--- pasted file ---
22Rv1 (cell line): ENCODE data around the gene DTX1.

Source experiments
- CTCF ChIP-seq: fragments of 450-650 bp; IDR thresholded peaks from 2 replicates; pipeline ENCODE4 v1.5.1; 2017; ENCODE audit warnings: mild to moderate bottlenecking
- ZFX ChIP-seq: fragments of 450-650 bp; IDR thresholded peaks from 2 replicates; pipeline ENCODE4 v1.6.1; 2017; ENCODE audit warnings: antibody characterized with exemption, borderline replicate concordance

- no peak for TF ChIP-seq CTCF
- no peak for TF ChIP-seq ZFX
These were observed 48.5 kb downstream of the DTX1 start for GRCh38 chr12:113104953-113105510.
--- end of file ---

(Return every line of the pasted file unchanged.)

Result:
22Rv1 (cell line): ENCODE data around the gene DTX1.

Source experiments
- CTCF ChIP-seq: fragments of 450-650 bp; IDR thresholded peaks from 2 replicates; pipeline ENCODE4 v1.5.1; 2017; ENCODE audit warnings: mild to moderate bottlenecking
- ZFX ChIP-seq: fragments of 450-650 bp; IDR thresholded peaks from 2 replicates; pipeline ENCODE4 v1.6.1; 2017; ENCODE audit warnings: antibody characterized with exemption, borderline replicate concordance

- no peak for TF ChIP-seq CTCF
- no peak for TF ChIP-seq ZFX
These were observed 48.5 kb downstream of the DTX1 start for GRCh38 chr12:113104953-113105510.